Gel Nails Keep Chipping? Here’s Why

How annoying is it when 20% of your clients come back into the salon with chipped gel nails, but the other 80% seem to be rock solid! Sound familiar? it’s pretty frustrating isn’t it? 

You might have this problem, and if your anything like me when I first started nails, an issue with peeling gel polish might be a much more common occurrence, so I’ll explain a few ways in which I improved this problem.

Through much trial and error with different techniques and products, I wanted to share what I found worked best for me.

Proper Nail Bed Prep

I kept thinking, ‘why do my gel nails peel off after one day’, so I decided to do a bit of research. I saw this phrase pop up as a solution to all of my nail tech problems, and although it is very important, poor prep is not the only reason why polish pops off! However, there are some techniques that you forget after training that might cause them to just pop-off unannounced! 

So why is nail prep so important for keeping those gels on? The reason is that oily, smooth nails aren’t going to stick to anything but your own finger. If you think about what joiners do, they scratch the surface of wood before they glue it to anything else to promote adhesion.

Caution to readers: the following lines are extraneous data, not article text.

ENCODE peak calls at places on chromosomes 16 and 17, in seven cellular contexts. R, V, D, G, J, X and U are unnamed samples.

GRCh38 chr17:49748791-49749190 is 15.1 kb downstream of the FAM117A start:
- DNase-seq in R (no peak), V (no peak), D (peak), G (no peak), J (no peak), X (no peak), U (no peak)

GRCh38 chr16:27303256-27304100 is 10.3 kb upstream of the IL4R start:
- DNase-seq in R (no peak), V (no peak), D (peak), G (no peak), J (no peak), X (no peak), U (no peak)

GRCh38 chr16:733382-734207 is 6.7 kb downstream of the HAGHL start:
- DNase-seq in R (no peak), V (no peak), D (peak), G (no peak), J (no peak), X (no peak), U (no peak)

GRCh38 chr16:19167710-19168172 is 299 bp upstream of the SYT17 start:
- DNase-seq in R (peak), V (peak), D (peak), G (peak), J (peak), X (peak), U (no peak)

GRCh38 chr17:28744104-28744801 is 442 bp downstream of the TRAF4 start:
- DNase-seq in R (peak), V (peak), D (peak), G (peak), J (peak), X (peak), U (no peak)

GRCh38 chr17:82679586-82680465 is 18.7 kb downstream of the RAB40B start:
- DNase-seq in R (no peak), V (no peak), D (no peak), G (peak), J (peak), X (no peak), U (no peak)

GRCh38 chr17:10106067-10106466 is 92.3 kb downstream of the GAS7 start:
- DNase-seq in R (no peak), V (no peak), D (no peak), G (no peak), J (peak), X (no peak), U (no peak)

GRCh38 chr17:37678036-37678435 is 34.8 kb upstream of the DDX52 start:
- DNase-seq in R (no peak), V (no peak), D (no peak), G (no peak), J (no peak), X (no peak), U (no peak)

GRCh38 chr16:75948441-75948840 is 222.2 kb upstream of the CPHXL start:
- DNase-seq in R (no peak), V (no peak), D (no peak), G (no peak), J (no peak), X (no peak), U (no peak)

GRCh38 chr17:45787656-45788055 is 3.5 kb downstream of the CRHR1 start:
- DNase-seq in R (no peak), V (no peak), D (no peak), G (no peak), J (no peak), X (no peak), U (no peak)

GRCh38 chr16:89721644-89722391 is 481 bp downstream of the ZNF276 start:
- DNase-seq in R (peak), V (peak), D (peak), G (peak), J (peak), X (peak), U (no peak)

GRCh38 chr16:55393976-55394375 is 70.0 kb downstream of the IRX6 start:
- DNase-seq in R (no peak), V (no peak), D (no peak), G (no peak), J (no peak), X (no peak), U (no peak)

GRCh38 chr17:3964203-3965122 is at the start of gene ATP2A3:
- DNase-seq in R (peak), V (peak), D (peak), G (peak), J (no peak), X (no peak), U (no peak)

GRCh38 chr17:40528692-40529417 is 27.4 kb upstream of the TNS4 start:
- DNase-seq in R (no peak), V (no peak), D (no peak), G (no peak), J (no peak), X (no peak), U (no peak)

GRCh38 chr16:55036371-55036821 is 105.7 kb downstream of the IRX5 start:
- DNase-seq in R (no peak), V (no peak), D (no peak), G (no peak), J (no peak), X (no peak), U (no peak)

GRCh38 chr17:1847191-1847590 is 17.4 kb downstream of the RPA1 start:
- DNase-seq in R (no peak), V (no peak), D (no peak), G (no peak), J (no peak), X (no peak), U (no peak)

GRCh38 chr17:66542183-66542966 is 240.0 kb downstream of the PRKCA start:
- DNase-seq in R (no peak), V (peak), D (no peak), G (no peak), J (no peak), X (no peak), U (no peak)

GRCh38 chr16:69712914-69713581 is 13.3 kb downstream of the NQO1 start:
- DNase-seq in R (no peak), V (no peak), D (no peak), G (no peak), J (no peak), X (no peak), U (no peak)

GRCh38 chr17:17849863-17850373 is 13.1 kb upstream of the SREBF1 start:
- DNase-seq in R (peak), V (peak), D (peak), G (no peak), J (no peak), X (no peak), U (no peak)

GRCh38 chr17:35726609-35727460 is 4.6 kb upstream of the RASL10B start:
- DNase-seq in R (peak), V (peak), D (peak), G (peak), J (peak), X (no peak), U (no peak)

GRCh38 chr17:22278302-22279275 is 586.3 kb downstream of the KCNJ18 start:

First step: Remove cuticles by pushing back with a sharp cuticle pusher (remember the side walls)

Second step: Shape and buff nails (See notes below*)

Third step: Use Isopropal alcohol nail cleanser and scrub the nail firmly right around the side walls and free edge to rid of oils

Fourth step: Brush on a dehydrating nail prep solution to further rid of oils

Fifth step: Make sure you keep your client from touching anything by placing a a towel or object on top of their hand such as a cotton pad. This ensures your client doesn’t touch their face which will transfer oils to their just prepped hands!

Trouble Shooting *Be aware of the following:

  1. The nail bed needs to be roughed up with a file suitable for natural nails, do not use nail files that are for acrylic shaping as this will be too harsh
  2. Make sure you rough up 100% of the nail, around the sides, near the cuticles and the edges, or the polish will peel off at the most usual points
  3. DON’T rough the nail up too much! Nails just need to be lightly scratched to ensure proper product adhesion. In-fact, I have found that too much buffing weakens the clients’ nails, which makes nails more susceptible to bending, eventually tearing the Shellac or gel overtime